The procedure is performed under general anesthesia and starts with blood vessels being taken from another area of the body, often the leg, and grafted onto the existing heart vessel before and after the blockage.

A quintuple bypass requires more vessels than any other procedure, so multiple sites, including the arm, left internal mammary artery (LIMA), and other vessels may be used.

Obtaining adequate vessels to use for the grafts can be one of the most challenging aspects of the procedure; if the vessels to the heart are diseased, it is likely that the vessels in other regions of the body are also affected.

These vessels are then used to detour blood around the blockage on the way to the heart, with the blood literally being routed around (bypassed) the blocked portion of the vessel.

Once the vessels needed for the grafts are harvested, the chest portion of the surgery begins with a sternotomy, the incision that opens the chest and divides the sternum (breastbone) in half to allow the surgeon access to the heart.

Quintuple bypass is most often performed "on pump" using a cardiopulmonary bypass machine to temporarily do the work of the heart and lungs, allowing the surgeon to stop the heart and perform surgery without the constant movement of the heart beating. In some cases the procedure is done "off pump," but this is far less common.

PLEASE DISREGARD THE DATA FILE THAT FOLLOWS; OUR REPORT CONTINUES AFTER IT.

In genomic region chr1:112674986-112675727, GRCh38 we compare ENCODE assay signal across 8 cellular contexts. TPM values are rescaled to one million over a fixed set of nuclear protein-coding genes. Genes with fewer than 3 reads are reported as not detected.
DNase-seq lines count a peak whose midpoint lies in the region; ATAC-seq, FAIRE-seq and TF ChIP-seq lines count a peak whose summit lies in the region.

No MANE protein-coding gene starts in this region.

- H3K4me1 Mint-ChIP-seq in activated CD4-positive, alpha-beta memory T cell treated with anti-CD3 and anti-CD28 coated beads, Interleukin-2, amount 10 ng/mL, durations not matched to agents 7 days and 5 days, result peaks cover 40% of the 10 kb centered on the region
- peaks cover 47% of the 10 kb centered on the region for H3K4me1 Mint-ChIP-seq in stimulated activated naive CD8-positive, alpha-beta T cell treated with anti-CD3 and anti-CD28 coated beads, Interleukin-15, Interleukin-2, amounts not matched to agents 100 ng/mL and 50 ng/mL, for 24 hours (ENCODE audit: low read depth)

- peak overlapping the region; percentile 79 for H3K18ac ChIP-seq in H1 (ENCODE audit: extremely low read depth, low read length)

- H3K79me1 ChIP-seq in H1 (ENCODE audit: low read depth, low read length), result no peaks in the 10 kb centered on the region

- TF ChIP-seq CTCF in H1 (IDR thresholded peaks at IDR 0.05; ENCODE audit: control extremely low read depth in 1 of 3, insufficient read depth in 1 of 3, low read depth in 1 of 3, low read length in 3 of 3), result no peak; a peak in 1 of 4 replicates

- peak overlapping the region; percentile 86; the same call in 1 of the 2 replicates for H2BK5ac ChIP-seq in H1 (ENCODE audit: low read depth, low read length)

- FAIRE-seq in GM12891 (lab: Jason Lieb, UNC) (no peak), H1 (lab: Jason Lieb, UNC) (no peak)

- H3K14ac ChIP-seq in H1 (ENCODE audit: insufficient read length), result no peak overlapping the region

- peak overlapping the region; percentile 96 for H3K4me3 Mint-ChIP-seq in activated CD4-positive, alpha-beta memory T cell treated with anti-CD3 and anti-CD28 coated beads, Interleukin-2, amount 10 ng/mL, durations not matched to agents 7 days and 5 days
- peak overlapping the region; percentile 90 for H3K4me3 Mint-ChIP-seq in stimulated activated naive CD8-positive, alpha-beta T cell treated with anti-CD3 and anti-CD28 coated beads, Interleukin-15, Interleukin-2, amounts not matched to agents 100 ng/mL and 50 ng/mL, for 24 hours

Quality of Life After Quintuple Bypass

In the few weeks after surgery, you may feel fatigued and you may experience pain at the surgical sites. You won't be able to resume normal activities for four to six weeks.

After recovery, the outlook for heart bypass patients is good. Most people who have fully recovered from bypass surgery report improved physical and mental quality of life.

A Word From Verywell

The quintuple bypass surgery is a serious one, but it often transforms the life of the patient by eliminating chest pain and allowing participation in exercise and other activities.

Quintuple bypass recovery can be challenging, and some individuals require cardiac rehabilitation after the procedure, but most patients find that they feel significantly better once they have recovered fully.

6 Sources
Verywell Health uses only high-quality sources, including peer-reviewed studies, to support the facts within our articles. Read our editorial process to learn more about how we fact-check and keep our content accurate, reliable, and trustworthy.
  1. MedlinePlus. Heart bypass surgery.

  2. MedlinePlus. Heart attack.

  3. Cleveland Clinic. Coronary artery disease treatments.

  4. Cleveland Clinic. Coronary artery disease treatments: Procedure details.

  5. National Heart Lung and Blood Institute. Coronary artery bypass grafting.

  6. Perrotti A, Ecarnot F, Monaco F, et al. Quality of life 10 years after cardiac surgery in adults: a long-term follow-up studyHealth Qual Life Outcomes. 2019;17(1):1-9. doi:10.1186/s12955-019-1160-7

By Jennifer Whitlock, RN, MSN, FN
Jennifer Whitlock, RN, MSN, FNP-C, is a board-certified family nurse practitioner. She has experience in primary care and hospital medicine.